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The FPB’s studies cover 11 main themes: Energy, Environmental economic accounts and analyses, International economy, Labour market, Macroeconomic forecasts and analyses, Public finances, Sectoral accounts and analyses, Social protection, demography and prospective studies, Structural studies, Sustainable development, Transport.

Productivity and long-term growth



Modelling unobserved heterogeneity in distribution : finite mixture models of the Johnson family of distributions [30/11/2017]

This paper proposes a new model to account for unobserved heterogeneity in empirical modelling. The model extends the well-known Finite Mixture (or Latent Class) Model by using the Johnson family of distributions for the component densities. Due to the great variety of distributional shapes that can be assumed by the Johnson family, the method does not impose the usual a priori assumptions regarding the type of densities that are mixed.

Growth and Productivity in Belgium [17/10/2017]

The objective of the report is to provide an overview of the main drivers of economic growth and the productivity evolution in Belgium, in comparison with its three neighbouring countries and the US over 1970 and 2015. Recent evolutions, over 2000-2015, are analysed in details in order to shed light on the impact of the great recession. The growth accounting methodology is applied to explain labour productivity growth for the total economy, manufacturing and market services.

Qualitative employment data for Belgium : 1999-2015 [01/06/2017]

In this database, domestic employment, labour volume (hours worked) and the wage costs of wage earners are broken down per industry (A38 of Nace rev. 2) according to gender, age group and education level. The breakdowns of employment and labour volumes are available for domestic employment as a whole and for wage earners and self-employed people separately. The database provides annual results for the period 1999-2015 and corresponds with the last edition of the national accounts (October 2016).



The long-term growth of the economy is closely linked to the productivity of the production factors and its evolution. In the last few years, however, growth in labour productivity has decelerated in Europe and in Belgium. This slowdown partially explains the differences in economic performance within the European Union and between Europe and the rest of the world.

Methods and tools

A better understanding of the evolution of productivity requires a specially adapted statistical tool that allows an industry-based analysis of the fundamental trends of the economy. Therefore, the Federal Planning Bureau (FPB) is working with other European institutions on a project, financed by the European Union’s sixth framework programme for research, to develop the EUKLEMS database (see also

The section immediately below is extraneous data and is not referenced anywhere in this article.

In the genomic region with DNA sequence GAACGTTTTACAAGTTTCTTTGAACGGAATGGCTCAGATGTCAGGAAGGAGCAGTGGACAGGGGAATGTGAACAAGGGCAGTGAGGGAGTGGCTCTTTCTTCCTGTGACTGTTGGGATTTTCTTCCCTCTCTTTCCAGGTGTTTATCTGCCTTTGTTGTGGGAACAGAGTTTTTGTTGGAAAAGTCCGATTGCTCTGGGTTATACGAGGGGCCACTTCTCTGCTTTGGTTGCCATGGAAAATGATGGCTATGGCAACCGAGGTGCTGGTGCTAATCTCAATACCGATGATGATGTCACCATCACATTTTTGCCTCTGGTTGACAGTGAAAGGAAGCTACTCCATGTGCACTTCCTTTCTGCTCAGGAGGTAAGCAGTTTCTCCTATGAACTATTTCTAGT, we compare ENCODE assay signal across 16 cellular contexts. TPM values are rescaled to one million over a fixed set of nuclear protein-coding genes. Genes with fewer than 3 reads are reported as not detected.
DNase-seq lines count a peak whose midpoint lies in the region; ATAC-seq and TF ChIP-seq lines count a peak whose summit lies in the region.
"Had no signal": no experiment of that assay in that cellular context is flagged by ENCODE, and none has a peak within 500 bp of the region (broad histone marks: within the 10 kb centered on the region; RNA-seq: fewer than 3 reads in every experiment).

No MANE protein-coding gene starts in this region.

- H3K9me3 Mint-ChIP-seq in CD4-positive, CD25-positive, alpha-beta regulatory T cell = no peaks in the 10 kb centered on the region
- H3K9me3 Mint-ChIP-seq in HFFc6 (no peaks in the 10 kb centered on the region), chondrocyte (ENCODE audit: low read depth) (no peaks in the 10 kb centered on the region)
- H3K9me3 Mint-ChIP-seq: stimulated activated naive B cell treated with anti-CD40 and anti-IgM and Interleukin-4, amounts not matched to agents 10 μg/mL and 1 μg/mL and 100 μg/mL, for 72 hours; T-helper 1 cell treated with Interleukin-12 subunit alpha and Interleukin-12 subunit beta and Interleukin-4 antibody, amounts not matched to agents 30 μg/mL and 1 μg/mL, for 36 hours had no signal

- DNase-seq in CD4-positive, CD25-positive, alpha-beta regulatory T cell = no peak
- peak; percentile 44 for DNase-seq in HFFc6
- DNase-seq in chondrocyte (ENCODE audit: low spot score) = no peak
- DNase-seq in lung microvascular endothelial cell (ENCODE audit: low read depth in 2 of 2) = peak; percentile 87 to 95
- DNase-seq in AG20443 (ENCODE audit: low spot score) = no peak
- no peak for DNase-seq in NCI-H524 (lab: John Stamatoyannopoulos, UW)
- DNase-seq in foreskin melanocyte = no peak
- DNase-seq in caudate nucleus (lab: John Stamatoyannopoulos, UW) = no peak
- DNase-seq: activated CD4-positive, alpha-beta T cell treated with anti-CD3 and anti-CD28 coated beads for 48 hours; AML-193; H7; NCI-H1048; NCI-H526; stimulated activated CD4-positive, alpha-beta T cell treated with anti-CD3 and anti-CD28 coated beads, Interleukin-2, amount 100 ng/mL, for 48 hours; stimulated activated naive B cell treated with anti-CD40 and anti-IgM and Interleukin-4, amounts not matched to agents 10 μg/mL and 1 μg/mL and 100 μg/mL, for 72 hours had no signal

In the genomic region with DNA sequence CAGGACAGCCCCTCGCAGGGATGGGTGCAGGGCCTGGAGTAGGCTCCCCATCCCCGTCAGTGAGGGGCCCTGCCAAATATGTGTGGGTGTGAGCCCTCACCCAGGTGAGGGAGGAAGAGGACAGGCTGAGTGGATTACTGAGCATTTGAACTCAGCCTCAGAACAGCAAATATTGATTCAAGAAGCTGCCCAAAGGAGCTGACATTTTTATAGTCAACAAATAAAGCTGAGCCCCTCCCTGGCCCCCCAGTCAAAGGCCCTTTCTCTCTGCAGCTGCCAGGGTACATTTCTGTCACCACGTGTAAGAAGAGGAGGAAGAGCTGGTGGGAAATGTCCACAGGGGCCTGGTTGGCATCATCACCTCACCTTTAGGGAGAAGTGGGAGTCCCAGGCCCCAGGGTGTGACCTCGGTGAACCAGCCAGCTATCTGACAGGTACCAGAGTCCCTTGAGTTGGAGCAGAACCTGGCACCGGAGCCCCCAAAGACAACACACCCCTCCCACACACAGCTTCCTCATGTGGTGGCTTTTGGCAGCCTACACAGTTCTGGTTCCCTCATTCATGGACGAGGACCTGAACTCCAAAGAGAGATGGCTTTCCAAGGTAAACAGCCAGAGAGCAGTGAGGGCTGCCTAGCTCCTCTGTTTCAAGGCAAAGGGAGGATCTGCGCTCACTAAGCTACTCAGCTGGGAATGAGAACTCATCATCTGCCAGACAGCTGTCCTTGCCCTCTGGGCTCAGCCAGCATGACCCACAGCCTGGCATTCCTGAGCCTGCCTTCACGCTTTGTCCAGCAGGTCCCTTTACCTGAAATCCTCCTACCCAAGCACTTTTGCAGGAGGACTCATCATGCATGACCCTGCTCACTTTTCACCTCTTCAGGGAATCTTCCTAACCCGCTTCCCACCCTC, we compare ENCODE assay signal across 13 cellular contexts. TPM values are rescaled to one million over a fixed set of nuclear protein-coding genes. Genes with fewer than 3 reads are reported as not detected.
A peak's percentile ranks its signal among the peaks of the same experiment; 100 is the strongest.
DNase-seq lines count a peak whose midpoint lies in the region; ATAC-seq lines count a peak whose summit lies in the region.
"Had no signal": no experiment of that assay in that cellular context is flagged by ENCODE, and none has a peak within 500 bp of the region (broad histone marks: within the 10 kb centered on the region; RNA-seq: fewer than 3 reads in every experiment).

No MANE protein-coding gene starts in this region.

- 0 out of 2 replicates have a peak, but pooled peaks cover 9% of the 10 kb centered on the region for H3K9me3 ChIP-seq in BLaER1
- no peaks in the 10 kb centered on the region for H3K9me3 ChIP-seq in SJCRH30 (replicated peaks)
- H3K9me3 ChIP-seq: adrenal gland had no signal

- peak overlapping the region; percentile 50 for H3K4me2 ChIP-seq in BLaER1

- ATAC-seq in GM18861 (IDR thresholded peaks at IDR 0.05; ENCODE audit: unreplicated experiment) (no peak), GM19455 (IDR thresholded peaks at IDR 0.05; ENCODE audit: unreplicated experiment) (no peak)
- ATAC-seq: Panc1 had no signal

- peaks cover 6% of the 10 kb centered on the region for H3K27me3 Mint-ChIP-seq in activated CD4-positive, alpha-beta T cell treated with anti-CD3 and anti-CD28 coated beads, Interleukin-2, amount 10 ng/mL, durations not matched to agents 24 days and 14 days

This database contains the variables for analysing the evolution of productivity at industry level according to different methodologies for constructing productivity.

The FPB continues to periodically update the Belgian section of this international database.

Determinants of productivity

In order to forecast productivity, one has to understand its driving factors. The FPB is especially interested in better defining the role of three of these determinants:

  • technology and capital deepening
  • innovation and technical progress
  • entrepreneurship and market functioning

Technology and capital deepening

The quantity and the quality of available capital are both important determinants of labour productivity, the evolution of which conditions long-term economic growth. By investing, companies provide their workers with both more and better equipment, incorporating the latest technological advances.

The FPB studies the impact of investments on the productivity of Belgian companies. Particular attention is given to the contribution of information and communication technologies (ICT).

Innovation and technical progress

The evolution of productivity is closely related to innovation and technical progress. In addition to the technical progress incorporated into a business’s capital from investment, technical progress is also generated by the firm itself through its innovations in products, processes, organisation or marketing. This source of technical progress is important because it is not be governed by the law of decreasing returns and could lead to a sustained long-term improvement in the population’s standard of living.

The FPB analyses the determinants of innovation and evaluates Belgian innovation systems compared with those of our European neighbours.

The FPB, in collaboration with the Walloon Region, has contributed to the development of a database which allows an international comparison of indicators for the Walloon innovation system. Following a similar approach and together with the FPS Science Policy, it is creating a database of the main innovation indicators for Belgium. The database can be consulted on the website

Entrepreneurship and market functioning

The growth of productivity is partially linked to a country’s capacity to create productive activities, in other words, to create and develop businesses. In that regard, the market structure and the degree of competition play an important role.

The FPB analyses the benchmarks for measuring abstract concepts such as market structure and competition in order to assess possible impediments to competition. It also studies the extent to which market functioning leads to unnecessarily high prices and/or price increases. If market functioning fails, regulation or deregulation are recommended

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